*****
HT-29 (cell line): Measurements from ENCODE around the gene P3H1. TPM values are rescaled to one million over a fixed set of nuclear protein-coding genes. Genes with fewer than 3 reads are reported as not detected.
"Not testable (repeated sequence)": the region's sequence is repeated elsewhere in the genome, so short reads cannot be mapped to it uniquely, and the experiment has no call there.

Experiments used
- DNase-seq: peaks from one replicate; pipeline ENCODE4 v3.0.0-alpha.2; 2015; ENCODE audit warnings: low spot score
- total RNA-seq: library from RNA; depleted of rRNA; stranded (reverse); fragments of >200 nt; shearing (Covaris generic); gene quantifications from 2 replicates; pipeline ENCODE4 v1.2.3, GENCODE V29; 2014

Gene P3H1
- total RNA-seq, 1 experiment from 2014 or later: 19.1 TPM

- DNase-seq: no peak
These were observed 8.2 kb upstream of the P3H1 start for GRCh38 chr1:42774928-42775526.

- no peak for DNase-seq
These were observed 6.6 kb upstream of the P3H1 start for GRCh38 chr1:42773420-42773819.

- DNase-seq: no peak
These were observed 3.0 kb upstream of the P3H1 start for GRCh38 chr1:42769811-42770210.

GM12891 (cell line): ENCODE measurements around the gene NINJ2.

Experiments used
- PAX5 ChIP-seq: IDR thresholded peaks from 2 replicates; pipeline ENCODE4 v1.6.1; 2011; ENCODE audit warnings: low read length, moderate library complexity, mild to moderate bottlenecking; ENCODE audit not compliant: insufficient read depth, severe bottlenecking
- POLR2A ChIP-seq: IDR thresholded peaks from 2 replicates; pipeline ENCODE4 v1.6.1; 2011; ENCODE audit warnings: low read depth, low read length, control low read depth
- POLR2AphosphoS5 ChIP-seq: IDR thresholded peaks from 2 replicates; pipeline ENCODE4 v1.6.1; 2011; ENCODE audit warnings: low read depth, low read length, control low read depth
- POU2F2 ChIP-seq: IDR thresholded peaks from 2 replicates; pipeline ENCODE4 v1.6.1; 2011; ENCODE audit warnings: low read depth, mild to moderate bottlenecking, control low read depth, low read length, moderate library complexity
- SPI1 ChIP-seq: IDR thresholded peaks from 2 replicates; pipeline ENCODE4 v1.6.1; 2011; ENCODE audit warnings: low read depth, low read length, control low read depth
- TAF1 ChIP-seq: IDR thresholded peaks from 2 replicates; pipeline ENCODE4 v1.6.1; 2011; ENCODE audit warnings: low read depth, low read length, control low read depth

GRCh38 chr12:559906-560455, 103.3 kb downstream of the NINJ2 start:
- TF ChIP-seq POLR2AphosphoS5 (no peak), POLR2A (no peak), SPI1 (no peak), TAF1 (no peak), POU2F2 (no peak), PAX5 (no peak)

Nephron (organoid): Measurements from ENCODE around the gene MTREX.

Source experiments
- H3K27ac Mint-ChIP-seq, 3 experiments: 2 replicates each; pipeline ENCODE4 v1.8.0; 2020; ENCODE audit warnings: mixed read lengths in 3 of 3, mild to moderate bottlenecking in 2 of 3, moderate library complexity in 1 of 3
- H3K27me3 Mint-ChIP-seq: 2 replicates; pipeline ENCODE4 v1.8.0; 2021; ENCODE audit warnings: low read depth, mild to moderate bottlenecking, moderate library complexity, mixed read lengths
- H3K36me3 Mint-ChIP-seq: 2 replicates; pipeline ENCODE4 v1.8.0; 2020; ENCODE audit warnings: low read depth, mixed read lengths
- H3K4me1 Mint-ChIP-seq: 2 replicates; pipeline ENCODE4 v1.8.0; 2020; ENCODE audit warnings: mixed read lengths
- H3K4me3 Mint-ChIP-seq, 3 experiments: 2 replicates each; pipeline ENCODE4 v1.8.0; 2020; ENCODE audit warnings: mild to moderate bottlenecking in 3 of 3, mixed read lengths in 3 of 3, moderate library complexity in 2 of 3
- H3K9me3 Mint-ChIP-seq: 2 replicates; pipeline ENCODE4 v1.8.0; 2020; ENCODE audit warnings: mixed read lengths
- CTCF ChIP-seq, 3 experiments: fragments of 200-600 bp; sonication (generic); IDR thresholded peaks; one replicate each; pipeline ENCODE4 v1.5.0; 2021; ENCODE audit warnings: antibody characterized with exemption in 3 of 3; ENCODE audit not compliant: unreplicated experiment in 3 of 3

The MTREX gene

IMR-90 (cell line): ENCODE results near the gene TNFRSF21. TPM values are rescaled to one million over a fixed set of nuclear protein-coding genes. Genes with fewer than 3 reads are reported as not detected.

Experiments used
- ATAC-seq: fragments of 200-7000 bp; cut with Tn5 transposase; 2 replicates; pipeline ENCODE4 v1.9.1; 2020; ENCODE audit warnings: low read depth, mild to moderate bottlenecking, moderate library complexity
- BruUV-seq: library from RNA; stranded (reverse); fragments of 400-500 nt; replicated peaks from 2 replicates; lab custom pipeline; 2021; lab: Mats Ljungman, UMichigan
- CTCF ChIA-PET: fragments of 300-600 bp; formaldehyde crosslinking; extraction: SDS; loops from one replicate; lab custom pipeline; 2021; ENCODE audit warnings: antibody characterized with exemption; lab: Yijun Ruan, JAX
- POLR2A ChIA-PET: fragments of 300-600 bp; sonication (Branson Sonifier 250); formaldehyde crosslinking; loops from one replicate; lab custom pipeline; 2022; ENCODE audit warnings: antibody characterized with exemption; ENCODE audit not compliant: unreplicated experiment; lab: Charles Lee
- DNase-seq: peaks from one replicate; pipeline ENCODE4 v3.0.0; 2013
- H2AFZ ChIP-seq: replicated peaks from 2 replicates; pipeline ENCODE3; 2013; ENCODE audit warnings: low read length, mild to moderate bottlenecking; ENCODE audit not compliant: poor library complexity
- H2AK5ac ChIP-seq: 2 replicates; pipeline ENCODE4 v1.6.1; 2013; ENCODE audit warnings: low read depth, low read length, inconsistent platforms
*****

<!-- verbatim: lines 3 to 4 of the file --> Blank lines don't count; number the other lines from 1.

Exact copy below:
Experiments used
- DNase-seq: peaks from one replicate; pipeline ENCODE4 v3.0.0-alpha.2; 2015; ENCODE audit warnings: low spot score